The new Tax-Free Childcare scheme will operate alongside the existing Working Tax Credits, aimed at the lowest-income households, while the voucher scheme will close to new entrants and be slowly wound down.

More pupils 'reading for pleasure'

by BBC News, May 20, 2015

Classified as General.

Increasing numbers of UK schoolchildren are choosing to read in their spare time, with six in 10 having a favourite work of fiction, research suggests.

The National Literacy Trust questioned some 32,000 pupils aged eight to 18.

Jeff Kinney's Diary of a Wimpy Kid was the most mentioned favourite work of fiction, followed by The Hunger Games by Suzanne Collins.

Children's laureate Malorie Blackman said she was "delighted" more children were enjoying the pleasures of reading.

Enjoyment and frequency of reading are both at their highest levels for nine years, the survey suggests.

◾40.2% thought reading was cool
◾23.2% thought reading was not cool
◾54.4% enjoyed reading "very much" or "quite a lot"
◾35.5% enjoyed reading "a bit"
◾10% did not enjoy reading at all

Foreign students 'boost economy by £2.3bn'

by BBC News, May 19, 2015

Classified as General.

International students coming to London contribute £2.3bn towards the economy, according to a report.

They say migration targets should be reclassified and students should have visitor status and be able to work after graduating.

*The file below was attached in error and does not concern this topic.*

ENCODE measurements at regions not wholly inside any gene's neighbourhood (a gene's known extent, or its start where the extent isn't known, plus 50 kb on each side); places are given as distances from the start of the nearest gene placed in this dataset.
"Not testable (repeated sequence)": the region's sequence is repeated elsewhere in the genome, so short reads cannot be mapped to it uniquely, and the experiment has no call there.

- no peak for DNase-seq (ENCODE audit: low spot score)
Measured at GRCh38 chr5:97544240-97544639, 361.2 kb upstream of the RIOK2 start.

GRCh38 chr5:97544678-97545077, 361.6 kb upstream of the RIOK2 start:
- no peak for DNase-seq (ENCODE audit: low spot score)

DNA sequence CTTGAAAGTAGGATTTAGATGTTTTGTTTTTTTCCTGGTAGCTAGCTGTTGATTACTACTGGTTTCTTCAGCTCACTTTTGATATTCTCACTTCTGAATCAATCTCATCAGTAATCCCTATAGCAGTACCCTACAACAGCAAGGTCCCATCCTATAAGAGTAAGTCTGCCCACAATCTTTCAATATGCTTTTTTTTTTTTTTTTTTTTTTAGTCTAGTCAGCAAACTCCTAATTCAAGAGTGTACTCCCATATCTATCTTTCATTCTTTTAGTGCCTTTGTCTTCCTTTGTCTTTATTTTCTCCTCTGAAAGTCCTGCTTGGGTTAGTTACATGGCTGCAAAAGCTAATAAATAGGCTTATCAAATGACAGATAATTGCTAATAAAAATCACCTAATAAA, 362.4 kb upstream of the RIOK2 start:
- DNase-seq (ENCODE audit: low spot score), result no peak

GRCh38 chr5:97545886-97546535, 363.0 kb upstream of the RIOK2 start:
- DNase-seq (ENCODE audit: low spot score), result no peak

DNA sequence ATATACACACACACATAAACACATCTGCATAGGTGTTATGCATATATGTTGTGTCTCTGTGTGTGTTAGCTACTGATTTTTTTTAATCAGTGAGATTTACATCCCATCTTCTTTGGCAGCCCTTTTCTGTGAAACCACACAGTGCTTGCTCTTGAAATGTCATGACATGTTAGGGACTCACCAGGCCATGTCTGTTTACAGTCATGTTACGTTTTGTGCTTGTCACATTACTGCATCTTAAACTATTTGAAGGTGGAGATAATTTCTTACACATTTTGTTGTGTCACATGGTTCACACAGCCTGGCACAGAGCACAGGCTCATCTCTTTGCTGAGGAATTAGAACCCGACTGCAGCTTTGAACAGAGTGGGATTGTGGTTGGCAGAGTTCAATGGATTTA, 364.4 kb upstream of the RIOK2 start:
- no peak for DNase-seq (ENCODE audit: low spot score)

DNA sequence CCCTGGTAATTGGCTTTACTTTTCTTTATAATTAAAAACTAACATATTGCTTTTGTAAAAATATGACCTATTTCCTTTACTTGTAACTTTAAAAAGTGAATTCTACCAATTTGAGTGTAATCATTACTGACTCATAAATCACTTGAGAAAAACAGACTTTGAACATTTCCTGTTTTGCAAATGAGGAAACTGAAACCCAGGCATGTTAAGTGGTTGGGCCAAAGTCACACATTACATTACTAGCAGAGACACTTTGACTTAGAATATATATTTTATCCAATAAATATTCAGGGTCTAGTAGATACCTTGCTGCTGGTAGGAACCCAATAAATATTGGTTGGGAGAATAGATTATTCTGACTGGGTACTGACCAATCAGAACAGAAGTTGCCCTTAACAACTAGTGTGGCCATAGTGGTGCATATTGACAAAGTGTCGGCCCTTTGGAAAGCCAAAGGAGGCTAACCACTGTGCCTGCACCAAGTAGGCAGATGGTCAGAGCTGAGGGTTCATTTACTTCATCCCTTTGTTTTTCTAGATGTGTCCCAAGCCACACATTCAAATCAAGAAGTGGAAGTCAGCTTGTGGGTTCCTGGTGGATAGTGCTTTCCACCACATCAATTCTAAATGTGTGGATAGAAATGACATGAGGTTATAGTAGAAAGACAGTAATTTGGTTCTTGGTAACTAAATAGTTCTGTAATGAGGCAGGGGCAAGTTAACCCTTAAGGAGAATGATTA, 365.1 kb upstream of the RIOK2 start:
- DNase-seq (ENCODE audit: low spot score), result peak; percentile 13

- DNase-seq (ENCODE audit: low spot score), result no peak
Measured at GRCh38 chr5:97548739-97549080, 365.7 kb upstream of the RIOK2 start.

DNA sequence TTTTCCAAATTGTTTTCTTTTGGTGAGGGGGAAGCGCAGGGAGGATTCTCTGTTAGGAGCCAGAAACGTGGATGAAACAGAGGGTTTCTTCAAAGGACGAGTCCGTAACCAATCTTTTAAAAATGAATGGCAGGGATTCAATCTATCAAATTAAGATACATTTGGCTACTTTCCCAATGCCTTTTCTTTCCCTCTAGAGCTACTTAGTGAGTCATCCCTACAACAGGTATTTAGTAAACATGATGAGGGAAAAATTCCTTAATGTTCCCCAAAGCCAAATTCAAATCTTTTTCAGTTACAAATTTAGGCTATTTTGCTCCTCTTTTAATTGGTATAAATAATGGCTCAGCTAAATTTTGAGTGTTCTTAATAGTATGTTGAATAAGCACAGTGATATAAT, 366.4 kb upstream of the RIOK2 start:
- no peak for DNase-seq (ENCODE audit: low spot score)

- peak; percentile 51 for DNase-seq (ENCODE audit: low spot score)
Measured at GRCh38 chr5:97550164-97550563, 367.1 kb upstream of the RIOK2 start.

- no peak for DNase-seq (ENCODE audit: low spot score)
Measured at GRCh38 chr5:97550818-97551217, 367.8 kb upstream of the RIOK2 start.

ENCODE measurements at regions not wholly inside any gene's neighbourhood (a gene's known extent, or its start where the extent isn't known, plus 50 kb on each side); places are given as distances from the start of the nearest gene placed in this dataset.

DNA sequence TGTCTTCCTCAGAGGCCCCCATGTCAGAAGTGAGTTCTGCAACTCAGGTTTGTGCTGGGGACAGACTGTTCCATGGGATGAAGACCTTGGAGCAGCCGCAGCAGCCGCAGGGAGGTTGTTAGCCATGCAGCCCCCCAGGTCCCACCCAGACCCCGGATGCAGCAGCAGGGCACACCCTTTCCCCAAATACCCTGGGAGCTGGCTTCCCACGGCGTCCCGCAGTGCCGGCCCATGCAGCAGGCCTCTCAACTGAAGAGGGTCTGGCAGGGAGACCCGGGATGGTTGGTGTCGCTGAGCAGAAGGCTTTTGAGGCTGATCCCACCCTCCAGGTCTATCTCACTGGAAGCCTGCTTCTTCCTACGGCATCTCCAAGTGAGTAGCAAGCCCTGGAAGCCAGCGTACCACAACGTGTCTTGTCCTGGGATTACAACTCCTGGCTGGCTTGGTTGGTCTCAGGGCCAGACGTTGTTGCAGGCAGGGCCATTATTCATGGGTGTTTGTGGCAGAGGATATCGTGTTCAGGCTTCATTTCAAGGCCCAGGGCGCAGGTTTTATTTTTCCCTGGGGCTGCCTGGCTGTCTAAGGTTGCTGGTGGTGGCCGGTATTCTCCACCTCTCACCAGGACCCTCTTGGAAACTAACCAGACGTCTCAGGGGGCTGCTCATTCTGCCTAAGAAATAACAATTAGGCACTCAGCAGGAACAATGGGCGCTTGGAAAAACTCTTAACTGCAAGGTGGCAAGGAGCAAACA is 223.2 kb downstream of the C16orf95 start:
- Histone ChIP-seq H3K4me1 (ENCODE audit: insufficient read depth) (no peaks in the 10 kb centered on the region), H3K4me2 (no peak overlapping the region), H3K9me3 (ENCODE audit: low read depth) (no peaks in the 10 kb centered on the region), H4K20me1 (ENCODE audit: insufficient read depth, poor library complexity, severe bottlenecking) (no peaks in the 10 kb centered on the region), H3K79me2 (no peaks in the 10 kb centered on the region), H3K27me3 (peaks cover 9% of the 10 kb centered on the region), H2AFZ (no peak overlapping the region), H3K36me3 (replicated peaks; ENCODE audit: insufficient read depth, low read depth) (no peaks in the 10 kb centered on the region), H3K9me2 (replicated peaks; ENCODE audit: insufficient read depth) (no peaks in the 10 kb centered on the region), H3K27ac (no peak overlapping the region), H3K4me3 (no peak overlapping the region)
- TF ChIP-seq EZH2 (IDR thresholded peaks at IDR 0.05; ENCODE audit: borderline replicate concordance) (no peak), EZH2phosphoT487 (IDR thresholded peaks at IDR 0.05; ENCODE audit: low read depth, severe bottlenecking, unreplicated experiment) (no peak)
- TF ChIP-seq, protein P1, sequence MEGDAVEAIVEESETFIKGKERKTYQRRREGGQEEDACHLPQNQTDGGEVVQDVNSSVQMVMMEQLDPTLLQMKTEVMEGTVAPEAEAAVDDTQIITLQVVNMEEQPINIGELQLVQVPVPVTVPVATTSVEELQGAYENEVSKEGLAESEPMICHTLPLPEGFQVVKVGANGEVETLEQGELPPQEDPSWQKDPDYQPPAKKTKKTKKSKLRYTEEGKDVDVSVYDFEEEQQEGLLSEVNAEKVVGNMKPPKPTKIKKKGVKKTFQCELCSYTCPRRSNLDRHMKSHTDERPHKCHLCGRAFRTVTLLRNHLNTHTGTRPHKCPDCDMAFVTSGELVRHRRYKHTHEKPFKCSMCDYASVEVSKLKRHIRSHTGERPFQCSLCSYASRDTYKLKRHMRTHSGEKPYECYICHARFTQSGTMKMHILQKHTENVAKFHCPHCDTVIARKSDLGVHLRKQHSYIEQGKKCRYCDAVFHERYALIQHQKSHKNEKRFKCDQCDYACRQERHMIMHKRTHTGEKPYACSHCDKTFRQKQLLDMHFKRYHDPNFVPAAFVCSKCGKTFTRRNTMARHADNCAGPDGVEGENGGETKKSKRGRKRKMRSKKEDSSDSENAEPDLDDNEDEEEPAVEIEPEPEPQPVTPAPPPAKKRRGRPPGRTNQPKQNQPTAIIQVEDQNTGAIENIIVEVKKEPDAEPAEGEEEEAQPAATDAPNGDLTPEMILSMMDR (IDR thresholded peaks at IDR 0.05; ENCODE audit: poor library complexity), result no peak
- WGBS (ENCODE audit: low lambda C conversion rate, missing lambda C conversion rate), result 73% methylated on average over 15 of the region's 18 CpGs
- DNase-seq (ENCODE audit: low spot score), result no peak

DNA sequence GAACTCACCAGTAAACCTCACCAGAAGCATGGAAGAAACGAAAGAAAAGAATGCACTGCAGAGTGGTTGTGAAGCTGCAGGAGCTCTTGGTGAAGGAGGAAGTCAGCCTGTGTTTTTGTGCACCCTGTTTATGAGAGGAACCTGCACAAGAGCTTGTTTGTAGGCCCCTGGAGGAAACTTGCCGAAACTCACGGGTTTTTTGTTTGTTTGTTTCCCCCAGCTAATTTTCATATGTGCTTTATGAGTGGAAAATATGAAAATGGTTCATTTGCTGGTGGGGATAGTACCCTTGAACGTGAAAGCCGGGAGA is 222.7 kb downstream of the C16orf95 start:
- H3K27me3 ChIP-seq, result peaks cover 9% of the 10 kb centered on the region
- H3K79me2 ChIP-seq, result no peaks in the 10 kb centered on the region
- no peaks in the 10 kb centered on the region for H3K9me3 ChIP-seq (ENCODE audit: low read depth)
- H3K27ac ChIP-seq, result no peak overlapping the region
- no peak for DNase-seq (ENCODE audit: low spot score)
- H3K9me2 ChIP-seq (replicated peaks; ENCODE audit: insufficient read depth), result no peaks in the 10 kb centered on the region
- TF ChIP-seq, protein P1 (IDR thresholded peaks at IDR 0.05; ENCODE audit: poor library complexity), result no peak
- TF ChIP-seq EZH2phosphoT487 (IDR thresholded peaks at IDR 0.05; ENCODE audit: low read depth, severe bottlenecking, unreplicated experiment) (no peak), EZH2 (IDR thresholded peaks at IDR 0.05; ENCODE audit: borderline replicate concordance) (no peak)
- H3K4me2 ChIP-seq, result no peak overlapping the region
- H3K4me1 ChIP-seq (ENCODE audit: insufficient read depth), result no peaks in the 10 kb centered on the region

The Home office says all immigrants in the UK affect communities, housing and public services and should be included in net migration figures.

But the report argues international students are made to feel "unwelcome".

Contribution

The research was commissioned by London First, an organisation representing businesses in London and the accountancy firm PwC.

Students who responded to the study came from about 70 countries and attended 10 of the 39 higher education institutions in London.

As well as contributing to the economy, the study says, international students "support nearly 70,000 jobs" because of the money they spend in the city.

But, a vast majority of the students said it was difficult for them to secure work after they had finished their courses because of the complex immigration system.

Jo Valentine, chief executive of London First said: "International students are made to feel unwelcome because of the anti-immigration rhetoric," and because they are included in the government's net migration targets.

"Students' expenditure here is a modern-day export: they pay substantial fees and contribute significantly to consumer spending."

Nicky Morgan: Academies are a ‘better kind’ of school than local authority ones

by Schools Week, May 18, 2015

Classified as General.

Speaking on the Andrew Marr Show this morning, education secretary Nicky Morgan agreed that academies are a ‘better kind’ of school than those overseen by local authorities.

Ms Morgan appeared on the show to reval planned government powers for firing headteachers and forcing ‘coasting’ schools – described as those with poor levels of progress – to become academies.

An education bill granting these powers will be outlined in the upcoming Queen’s Speech.